Variation Sequences (and L2-11/059)
Janusz S. Bień via Unicode
unicode at unicode.org
Fri Jul 20 02:25:23 CDT 2018
On Thu, Jul 19 2018 at 17:47 +0100, wjgo_10009 at btinternet.com writes:
> Janusz S. Bien wrote:
>> You seem to assume that my concern is only rendering.
> Well my thinking is that what you are wanting is a way to accurately
> transcribe documents and maybe printed books from Old Polish into a
> Unicode-based electronic format so that the information can be more
> readily studied, while retaining glyph information that is not
> presently representable using Unicode characters.
> I found the following.
> WJGO >> So you could if you wish try to make your own font
> JSB >Actually I tried:
> JSB > https://bitbucket.org/jsbien/parkosz-font/
> Thank you for the link to the font. I have studied the font in the FontCreator program (version 8).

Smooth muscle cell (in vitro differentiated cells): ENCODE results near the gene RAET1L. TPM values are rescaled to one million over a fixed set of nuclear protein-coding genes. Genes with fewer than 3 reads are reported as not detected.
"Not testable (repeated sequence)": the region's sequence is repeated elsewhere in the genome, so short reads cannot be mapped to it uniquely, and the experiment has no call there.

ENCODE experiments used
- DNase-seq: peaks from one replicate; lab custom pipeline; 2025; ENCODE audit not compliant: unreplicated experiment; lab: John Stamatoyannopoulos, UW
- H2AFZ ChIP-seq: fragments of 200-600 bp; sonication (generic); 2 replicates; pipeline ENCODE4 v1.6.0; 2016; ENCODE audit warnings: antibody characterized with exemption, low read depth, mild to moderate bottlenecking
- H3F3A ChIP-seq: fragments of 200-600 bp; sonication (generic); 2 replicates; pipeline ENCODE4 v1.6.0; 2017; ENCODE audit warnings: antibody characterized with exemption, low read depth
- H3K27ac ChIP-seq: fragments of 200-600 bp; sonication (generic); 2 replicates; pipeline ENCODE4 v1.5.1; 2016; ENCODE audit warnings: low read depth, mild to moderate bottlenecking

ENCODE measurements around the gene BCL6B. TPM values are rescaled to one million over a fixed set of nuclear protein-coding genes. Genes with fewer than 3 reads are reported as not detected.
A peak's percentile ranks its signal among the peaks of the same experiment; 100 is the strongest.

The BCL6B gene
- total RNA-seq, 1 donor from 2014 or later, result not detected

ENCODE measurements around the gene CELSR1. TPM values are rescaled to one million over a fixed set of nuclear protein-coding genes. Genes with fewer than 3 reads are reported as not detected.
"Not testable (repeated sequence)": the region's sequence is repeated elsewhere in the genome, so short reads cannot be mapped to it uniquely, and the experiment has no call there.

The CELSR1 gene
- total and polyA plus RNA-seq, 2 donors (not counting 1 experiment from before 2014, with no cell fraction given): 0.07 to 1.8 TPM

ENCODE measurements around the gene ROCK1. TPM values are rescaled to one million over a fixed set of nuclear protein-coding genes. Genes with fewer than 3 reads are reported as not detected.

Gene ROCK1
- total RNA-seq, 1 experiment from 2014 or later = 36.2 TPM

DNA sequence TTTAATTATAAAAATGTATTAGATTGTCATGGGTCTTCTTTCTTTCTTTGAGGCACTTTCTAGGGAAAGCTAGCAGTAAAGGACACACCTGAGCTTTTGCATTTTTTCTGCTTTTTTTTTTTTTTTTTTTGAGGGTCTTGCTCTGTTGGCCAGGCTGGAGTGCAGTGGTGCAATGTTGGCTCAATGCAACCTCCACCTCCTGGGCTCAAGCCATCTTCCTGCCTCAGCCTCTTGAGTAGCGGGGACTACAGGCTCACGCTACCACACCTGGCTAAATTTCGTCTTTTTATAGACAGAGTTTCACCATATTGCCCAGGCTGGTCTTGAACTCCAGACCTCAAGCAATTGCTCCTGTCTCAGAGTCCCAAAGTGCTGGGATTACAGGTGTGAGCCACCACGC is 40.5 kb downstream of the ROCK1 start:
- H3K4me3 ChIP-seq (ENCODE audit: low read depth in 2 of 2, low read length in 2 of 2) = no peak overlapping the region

> I remember that I produced an OpenType font using Variation Selectors
> and OpenType Glyph Substitution back in April 2017. I wrote about it
> and provided a link to the font and a link to a typecase document.
> Although that font is about chess, I am thinking that that is the sort
> of font that is needed for what you are wanting to do. This could use
> variation selectors or could use circled digits as desired.
> I am a researcher and I am looking for a worthwhile project related to
> typography in which to participate from time to time - no money
> charged, no money to pay - and I am interested in printed books of the
> incunabula period and the early sixteenth century.
> I do not know any Polish, but I do not need to be involved in choosing
> which glyphs are needed, so my not knowing any Polish would not seem
> to be a problem.
> William Overington
> Thursday 19 July 2018
Janusz S. Bien
More information about the Unicode